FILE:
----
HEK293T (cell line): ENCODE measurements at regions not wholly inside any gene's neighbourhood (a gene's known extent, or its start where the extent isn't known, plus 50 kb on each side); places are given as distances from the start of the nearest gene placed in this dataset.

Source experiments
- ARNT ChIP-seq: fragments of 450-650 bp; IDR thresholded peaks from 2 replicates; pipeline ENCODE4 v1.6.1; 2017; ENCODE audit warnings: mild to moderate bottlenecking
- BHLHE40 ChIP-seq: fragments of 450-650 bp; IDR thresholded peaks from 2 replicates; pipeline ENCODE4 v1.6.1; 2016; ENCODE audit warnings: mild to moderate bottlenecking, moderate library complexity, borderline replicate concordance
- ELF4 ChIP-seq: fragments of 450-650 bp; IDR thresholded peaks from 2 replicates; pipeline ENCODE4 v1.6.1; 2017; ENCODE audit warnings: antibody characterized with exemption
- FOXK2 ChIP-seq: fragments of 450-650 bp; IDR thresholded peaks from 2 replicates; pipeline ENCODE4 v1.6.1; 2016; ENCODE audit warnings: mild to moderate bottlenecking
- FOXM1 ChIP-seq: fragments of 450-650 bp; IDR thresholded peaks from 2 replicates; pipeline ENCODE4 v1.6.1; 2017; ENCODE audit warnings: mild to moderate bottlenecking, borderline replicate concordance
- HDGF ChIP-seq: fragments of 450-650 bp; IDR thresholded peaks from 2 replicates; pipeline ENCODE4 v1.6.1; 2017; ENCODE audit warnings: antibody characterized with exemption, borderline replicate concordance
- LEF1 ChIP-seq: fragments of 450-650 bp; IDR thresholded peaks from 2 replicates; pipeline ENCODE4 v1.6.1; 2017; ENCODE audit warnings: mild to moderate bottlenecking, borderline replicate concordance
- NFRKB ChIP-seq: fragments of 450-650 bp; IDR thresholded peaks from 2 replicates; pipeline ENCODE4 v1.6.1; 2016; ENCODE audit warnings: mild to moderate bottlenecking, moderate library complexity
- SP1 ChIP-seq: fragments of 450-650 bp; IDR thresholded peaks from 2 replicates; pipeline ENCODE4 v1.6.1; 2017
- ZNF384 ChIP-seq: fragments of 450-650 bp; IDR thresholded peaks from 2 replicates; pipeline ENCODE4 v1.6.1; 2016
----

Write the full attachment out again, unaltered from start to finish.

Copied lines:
HEK293T (cell line): ENCODE measurements at regions not wholly inside any gene's neighbourhood (a gene's known extent, or its start where the extent isn't known, plus 50 kb on each side); places are given as distances from the start of the nearest gene placed in this dataset.

Source experiments
- ARNT ChIP-seq: fragments of 450-650 bp; IDR thresholded peaks from 2 replicates; pipeline ENCODE4 v1.6.1; 2017; ENCODE audit warnings: mild to moderate bottlenecking
- BHLHE40 ChIP-seq: fragments of 450-650 bp; IDR thresholded peaks from 2 replicates; pipeline ENCODE4 v1.6.1; 2016; ENCODE audit warnings: mild to moderate bottlenecking, moderate library complexity, borderline replicate concordance
- ELF4 ChIP-seq: fragments of 450-650 bp; IDR thresholded peaks from 2 replicates; pipeline ENCODE4 v1.6.1; 2017; ENCODE audit warnings: antibody characterized with exemption
- FOXK2 ChIP-seq: fragments of 450-650 bp; IDR thresholded peaks from 2 replicates; pipeline ENCODE4 v1.6.1; 2016; ENCODE audit warnings: mild to moderate bottlenecking
- FOXM1 ChIP-seq: fragments of 450-650 bp; IDR thresholded peaks from 2 replicates; pipeline ENCODE4 v1.6.1; 2017; ENCODE audit warnings: mild to moderate bottlenecking, borderline replicate concordance
- HDGF ChIP-seq: fragments of 450-650 bp; IDR thresholded peaks from 2 replicates; pipeline ENCODE4 v1.6.1; 2017; ENCODE audit warnings: antibody characterized with exemption, borderline replicate concordance
- LEF1 ChIP-seq: fragments of 450-650 bp; IDR thresholded peaks from 2 replicates; pipeline ENCODE4 v1.6.1; 2017; ENCODE audit warnings: mild to moderate bottlenecking, borderline replicate concordance
- NFRKB ChIP-seq: fragments of 450-650 bp; IDR thresholded peaks from 2 replicates; pipeline ENCODE4 v1.6.1; 2016; ENCODE audit warnings: mild to moderate bottlenecking, moderate library complexity
- SP1 ChIP-seq: fragments of 450-650 bp; IDR thresholded peaks from 2 replicates; pipeline ENCODE4 v1.6.1; 2017
- ZNF384 ChIP-seq: fragments of 450-650 bp; IDR thresholded peaks from 2 replicates; pipeline ENCODE4 v1.6.1; 2016